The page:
Master trusts a force for the good? Yes, but….
22 Apr 2016 - Estimated reading time: 60 seconds
A well-constructed fund has tremendous potential, genuine independent oversight from a board of trustees filling the void left by an unengaged employer, or as a secondary overlay (sense check if you will) to complement the work of an employer governance committee. Put that way I can’t see many reasons to opt for the alternative – a contract based GPP.
The worry given the current lack of barriers to entry is that almost anyone can set up a master trust. That can’t be a good thing. I’ve always strongly felt that if you keep consumer needs at the centre of what you design and deliver you won’t go far wrong. Can that be said of all the 73 registered funds? There has to be a very large question mark against the motives of some of these providers. I’ll let you draw your own conclusion.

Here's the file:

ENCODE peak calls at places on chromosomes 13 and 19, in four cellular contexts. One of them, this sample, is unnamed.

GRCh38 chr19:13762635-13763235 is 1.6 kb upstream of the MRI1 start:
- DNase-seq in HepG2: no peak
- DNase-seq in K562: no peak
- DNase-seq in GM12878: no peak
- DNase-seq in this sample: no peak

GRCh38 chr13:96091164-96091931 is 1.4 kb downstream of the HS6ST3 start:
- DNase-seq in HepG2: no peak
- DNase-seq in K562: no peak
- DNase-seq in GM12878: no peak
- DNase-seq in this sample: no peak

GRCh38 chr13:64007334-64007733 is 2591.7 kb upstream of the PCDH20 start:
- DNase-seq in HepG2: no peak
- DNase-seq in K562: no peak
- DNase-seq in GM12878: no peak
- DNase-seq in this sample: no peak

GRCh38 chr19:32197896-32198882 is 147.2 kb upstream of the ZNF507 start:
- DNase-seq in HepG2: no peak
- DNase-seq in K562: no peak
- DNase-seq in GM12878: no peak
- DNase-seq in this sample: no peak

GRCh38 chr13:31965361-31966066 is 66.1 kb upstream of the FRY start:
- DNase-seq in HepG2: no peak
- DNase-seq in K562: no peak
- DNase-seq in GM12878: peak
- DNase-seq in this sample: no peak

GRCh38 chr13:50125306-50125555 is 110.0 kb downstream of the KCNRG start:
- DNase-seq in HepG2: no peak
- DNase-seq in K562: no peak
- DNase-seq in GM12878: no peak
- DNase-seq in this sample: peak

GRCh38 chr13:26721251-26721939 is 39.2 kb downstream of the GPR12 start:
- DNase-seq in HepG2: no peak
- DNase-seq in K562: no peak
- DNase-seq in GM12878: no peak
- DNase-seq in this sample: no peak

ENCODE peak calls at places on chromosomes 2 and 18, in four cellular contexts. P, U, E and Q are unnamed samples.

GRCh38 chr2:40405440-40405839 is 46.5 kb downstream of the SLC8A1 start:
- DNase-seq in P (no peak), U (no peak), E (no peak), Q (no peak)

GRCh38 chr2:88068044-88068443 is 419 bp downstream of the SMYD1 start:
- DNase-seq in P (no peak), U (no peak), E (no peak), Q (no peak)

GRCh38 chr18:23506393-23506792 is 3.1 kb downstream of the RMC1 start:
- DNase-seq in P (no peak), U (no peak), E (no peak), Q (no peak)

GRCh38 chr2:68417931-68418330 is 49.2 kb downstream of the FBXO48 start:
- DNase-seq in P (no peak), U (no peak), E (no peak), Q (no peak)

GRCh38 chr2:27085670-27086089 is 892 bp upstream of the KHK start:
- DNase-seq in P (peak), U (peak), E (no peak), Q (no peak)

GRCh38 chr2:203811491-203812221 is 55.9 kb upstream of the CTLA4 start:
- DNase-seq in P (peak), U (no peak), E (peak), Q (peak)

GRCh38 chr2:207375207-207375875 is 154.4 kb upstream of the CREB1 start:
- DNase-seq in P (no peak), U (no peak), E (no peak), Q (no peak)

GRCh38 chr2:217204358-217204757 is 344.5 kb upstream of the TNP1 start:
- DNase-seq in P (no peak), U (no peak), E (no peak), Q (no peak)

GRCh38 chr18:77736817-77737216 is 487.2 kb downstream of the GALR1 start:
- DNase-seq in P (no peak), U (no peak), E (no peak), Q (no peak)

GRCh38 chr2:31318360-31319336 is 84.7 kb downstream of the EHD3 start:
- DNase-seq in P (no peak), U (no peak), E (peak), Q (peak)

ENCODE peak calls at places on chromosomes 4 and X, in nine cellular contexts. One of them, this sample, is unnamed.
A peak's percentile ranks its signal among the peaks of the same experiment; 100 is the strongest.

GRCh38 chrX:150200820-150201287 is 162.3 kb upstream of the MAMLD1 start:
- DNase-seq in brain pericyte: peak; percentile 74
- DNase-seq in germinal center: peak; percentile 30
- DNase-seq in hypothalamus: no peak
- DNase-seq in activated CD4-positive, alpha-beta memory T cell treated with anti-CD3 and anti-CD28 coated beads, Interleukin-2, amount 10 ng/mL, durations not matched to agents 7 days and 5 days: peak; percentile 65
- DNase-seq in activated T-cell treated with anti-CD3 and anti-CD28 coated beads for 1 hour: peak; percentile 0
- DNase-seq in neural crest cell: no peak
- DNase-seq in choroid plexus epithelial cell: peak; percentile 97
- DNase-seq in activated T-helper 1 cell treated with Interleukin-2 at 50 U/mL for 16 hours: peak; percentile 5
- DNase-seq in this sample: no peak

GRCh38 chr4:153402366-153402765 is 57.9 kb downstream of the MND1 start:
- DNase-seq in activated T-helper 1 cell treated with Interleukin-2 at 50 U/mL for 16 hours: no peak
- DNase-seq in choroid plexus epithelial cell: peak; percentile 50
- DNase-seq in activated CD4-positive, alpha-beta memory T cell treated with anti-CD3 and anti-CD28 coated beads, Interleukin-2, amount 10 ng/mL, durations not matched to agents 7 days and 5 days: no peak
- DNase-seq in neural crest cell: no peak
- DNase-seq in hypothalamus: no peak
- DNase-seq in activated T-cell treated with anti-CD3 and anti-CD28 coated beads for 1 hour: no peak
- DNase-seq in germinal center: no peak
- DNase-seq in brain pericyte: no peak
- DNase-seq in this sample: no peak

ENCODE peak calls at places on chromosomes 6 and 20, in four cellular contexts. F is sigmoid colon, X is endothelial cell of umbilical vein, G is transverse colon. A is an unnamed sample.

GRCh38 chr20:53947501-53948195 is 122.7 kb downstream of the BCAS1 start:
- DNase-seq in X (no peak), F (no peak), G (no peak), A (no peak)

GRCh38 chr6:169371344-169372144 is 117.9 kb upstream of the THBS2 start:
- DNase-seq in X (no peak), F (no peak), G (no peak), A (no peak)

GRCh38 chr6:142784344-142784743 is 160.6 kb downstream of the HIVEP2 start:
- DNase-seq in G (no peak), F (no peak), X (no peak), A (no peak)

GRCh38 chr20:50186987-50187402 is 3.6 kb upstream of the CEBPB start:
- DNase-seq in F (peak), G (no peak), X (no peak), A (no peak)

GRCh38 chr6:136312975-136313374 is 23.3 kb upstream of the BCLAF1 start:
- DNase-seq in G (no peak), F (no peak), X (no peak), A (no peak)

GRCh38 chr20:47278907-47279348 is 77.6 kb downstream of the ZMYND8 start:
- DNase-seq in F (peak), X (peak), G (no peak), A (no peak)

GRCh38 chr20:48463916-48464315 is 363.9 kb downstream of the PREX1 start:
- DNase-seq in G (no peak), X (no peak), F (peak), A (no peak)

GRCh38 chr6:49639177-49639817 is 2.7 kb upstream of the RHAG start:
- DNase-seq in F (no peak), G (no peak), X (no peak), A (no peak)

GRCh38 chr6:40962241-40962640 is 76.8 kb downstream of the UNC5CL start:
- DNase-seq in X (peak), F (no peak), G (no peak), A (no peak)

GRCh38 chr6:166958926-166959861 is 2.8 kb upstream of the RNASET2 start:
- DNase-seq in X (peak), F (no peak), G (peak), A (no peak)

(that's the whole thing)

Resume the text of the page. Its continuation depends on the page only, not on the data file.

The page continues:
A fear of future disintermediation is driving some organisations to launch master trusts into an environment that is predicated on building scale. As Richard Butcher of PTL has pointed out they can’t all be successful, especially so when a number of providers including NEST have already established commanding positions based on membership scale.
We should brace ourselves for a number of future failures and it’s imperative that the government introduces a high bar in terms of capital adequacy and consumer protection to avoid undermining the pressing need for individuals to save adequately for their old age.
In the meantime when assessing a potential master trust consider carefully the genuine independence of the three parties involved – the administrator, the trustee board and the adviser making the recommendation.